Definitely a blue. I have one. She's very cute, especially with her fluffy winter coat. But she's also pretty stupid. That said, when we had a child, her stupidity was a real plus: other people I knew with far cleverer cats had real problems. But my cat with her low-wattage brain just got on with it. She is living proof that the stupid tend not to worry about the bigger picture.

I won't be teaching her any tricks.
posted by rhymer at 12:05 AM on November 28, 2009


If you have a very stupid cat a fun trick is to put a little piece of ham on its head between its ears and watch for 15 seconds as it trys to find it.
posted by Damienmce at 1:48 AM on November 28, 2009 [1 favorite]


my boyfriend has two cats - one can shake a paw, and do a "reach for the sky" when he pretends to point a gun at her. It's pretty damn cute. The other cat? he just sits there watching with a look of disdain.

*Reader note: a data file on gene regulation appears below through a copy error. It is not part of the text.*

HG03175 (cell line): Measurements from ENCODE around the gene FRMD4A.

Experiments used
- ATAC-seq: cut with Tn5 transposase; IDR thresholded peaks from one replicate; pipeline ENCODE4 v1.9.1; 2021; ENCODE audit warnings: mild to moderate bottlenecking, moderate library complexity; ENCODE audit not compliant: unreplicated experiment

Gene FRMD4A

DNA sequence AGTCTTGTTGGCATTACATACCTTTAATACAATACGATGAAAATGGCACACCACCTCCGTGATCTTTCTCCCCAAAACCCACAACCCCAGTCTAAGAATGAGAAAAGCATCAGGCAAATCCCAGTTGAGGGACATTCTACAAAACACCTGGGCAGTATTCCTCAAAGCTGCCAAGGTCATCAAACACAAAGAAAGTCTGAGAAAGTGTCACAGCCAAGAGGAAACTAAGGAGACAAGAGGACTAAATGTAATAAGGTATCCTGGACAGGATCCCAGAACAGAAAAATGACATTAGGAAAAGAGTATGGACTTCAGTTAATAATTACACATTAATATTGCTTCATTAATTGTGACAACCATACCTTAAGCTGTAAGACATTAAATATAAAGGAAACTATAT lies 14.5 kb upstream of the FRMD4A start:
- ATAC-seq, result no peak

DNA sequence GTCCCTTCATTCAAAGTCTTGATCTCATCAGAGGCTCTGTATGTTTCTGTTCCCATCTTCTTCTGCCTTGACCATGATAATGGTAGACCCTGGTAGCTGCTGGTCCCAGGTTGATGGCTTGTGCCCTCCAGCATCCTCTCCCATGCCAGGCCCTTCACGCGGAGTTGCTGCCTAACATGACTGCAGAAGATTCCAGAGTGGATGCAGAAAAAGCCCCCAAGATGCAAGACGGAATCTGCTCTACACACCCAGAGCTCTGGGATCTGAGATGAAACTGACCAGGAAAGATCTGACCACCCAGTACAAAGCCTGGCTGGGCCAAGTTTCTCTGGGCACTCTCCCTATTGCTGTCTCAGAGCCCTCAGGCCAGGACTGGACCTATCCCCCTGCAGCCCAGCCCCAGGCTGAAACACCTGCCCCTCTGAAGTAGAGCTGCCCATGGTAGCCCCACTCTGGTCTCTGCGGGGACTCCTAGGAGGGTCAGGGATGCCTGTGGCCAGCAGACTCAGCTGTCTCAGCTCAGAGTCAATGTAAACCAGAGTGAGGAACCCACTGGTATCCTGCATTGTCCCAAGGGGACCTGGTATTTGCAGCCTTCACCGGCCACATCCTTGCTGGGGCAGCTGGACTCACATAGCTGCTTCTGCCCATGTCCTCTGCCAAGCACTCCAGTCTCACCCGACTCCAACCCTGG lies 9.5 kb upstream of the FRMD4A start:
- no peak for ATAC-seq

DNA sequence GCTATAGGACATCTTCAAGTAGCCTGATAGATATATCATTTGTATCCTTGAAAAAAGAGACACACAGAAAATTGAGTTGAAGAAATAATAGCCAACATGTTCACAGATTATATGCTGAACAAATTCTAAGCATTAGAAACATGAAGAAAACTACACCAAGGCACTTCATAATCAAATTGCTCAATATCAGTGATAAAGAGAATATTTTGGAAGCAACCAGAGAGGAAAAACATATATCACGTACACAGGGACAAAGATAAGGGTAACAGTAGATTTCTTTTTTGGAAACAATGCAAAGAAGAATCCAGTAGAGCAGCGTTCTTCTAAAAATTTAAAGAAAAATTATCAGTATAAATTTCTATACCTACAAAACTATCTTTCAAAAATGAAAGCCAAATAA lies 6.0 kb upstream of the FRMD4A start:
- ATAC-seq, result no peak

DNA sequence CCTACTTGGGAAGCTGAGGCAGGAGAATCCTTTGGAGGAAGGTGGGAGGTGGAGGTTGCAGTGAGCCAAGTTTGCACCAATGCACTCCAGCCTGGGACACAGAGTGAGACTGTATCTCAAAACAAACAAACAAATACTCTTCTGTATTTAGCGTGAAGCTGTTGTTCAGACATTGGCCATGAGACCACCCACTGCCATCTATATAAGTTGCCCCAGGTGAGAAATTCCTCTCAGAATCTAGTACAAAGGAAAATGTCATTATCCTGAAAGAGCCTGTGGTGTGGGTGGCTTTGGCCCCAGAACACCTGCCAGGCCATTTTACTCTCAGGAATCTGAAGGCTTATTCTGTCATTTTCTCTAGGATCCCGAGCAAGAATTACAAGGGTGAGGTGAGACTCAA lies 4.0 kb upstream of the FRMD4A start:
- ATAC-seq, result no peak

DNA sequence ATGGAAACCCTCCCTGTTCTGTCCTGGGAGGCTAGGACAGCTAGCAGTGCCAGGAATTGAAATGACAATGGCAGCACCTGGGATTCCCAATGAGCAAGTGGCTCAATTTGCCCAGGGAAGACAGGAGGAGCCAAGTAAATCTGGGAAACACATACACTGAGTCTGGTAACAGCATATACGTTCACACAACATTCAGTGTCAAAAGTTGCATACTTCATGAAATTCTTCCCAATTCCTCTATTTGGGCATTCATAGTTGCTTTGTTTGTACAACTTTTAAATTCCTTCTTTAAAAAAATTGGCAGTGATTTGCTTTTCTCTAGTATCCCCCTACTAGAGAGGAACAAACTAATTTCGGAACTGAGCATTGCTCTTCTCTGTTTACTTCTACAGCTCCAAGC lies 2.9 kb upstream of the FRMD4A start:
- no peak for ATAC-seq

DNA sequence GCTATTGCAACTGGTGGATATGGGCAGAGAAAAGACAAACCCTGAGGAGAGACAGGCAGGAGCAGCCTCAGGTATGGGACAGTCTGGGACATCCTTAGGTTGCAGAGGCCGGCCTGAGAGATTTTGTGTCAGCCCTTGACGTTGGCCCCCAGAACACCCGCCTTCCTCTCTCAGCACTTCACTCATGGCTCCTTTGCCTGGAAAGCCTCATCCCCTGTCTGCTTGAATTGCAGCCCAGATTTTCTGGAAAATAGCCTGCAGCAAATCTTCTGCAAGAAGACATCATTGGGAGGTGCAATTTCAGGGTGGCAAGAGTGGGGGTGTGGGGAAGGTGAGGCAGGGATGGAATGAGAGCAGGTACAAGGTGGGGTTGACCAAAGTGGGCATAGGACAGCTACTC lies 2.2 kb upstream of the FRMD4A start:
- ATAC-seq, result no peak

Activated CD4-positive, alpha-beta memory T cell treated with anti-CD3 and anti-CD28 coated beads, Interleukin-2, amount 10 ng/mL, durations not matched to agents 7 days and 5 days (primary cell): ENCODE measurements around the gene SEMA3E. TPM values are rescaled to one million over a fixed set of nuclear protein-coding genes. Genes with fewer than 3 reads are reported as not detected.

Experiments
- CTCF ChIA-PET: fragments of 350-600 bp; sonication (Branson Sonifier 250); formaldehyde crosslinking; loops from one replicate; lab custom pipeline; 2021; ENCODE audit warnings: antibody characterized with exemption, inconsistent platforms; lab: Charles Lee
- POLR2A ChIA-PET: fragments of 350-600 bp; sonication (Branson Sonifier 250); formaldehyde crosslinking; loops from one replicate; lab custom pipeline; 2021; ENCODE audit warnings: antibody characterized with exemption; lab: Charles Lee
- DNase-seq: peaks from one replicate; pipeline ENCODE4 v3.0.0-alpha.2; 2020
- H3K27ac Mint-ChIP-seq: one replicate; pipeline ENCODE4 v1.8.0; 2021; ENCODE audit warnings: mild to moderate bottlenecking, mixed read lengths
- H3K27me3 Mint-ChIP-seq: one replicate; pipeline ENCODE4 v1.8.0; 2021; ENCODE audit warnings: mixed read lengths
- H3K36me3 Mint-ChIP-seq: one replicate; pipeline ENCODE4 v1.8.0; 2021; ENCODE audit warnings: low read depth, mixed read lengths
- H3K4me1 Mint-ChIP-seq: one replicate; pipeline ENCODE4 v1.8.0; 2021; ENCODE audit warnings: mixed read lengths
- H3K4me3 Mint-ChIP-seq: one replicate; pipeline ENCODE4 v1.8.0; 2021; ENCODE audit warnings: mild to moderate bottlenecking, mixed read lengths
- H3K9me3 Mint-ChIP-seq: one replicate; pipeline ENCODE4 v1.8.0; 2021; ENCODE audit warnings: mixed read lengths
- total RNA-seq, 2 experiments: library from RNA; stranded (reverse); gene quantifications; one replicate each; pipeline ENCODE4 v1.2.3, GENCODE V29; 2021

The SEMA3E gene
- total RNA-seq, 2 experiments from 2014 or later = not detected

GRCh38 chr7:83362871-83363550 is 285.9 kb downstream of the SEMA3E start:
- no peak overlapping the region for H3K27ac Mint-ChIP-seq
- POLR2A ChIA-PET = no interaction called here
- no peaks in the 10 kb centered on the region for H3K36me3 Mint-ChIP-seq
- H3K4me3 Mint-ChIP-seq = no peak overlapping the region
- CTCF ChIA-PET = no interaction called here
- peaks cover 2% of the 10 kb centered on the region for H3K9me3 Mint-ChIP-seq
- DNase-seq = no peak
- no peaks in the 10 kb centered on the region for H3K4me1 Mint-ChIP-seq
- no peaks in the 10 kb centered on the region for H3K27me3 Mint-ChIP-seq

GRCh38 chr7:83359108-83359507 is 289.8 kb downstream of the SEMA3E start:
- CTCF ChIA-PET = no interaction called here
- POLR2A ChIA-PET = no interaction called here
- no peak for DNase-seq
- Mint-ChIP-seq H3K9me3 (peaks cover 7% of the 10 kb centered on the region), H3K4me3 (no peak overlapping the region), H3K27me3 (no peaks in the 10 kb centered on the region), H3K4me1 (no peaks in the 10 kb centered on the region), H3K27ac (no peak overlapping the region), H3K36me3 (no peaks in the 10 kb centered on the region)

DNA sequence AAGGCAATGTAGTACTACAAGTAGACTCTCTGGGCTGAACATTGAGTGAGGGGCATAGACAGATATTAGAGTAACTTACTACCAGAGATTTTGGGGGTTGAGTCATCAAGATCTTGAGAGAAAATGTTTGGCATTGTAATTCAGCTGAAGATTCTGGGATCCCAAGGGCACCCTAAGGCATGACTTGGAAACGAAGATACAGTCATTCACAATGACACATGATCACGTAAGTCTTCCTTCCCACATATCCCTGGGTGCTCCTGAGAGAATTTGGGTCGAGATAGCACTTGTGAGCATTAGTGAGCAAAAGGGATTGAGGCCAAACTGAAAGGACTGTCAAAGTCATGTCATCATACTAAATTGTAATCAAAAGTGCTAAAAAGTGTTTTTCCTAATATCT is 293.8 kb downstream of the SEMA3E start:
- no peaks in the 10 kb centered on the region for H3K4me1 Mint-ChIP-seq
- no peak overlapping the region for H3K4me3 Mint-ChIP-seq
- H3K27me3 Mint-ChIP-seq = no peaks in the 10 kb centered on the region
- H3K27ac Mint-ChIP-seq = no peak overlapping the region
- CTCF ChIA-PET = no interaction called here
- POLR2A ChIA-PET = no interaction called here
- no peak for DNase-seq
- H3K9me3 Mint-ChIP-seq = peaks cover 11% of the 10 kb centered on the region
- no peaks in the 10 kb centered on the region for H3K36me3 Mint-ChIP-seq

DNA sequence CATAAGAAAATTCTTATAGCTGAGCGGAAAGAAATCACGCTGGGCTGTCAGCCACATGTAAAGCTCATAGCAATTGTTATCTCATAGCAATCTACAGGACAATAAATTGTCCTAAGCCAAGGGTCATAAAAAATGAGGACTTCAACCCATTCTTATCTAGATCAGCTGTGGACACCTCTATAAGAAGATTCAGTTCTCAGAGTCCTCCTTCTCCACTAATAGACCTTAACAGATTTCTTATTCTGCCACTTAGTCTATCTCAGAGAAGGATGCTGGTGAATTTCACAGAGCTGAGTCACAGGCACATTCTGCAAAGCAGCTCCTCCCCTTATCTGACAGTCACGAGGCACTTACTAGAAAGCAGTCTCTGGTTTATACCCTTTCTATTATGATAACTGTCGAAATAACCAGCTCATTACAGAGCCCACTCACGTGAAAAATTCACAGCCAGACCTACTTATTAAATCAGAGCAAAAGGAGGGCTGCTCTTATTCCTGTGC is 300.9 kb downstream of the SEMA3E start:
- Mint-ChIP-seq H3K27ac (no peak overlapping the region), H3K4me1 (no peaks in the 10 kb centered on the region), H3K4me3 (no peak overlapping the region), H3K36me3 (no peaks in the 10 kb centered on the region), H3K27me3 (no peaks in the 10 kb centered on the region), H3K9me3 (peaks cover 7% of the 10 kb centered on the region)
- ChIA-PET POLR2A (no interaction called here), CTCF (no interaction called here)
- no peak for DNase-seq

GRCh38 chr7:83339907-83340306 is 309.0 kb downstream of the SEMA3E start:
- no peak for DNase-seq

posted by 5_13_23_42_69_666 at 1:55 AM on November 28, 2009


Pavlov's Cats.
posted by ZsigE at 5:35 AM on November 28, 2009 [1 favorite]


My cat, which I've guessed is a Maine Coon - ?? mix (he had been abandoned), has trained me to play a sort of fetch with him, let him hop on my shoulders, and snuggle every evening. Whenever he wants to play fetch, he'll bring me his ball or champagne cork (he loves champagne corks!) and push it under my hand. I'll toss it for him, he'll bat it around for a while, then he'll bring it back to me and push it under my hand again. As for shoulder-hopping, this started when he was a kitten, because he liked to nibble my hair... I quickly learned that when he put his two front paws on my shoulders, I should lean back, then he would hop up and drape himself around my neck. The hair-nibbling has stopped, but he still loves to act like a feline scarf.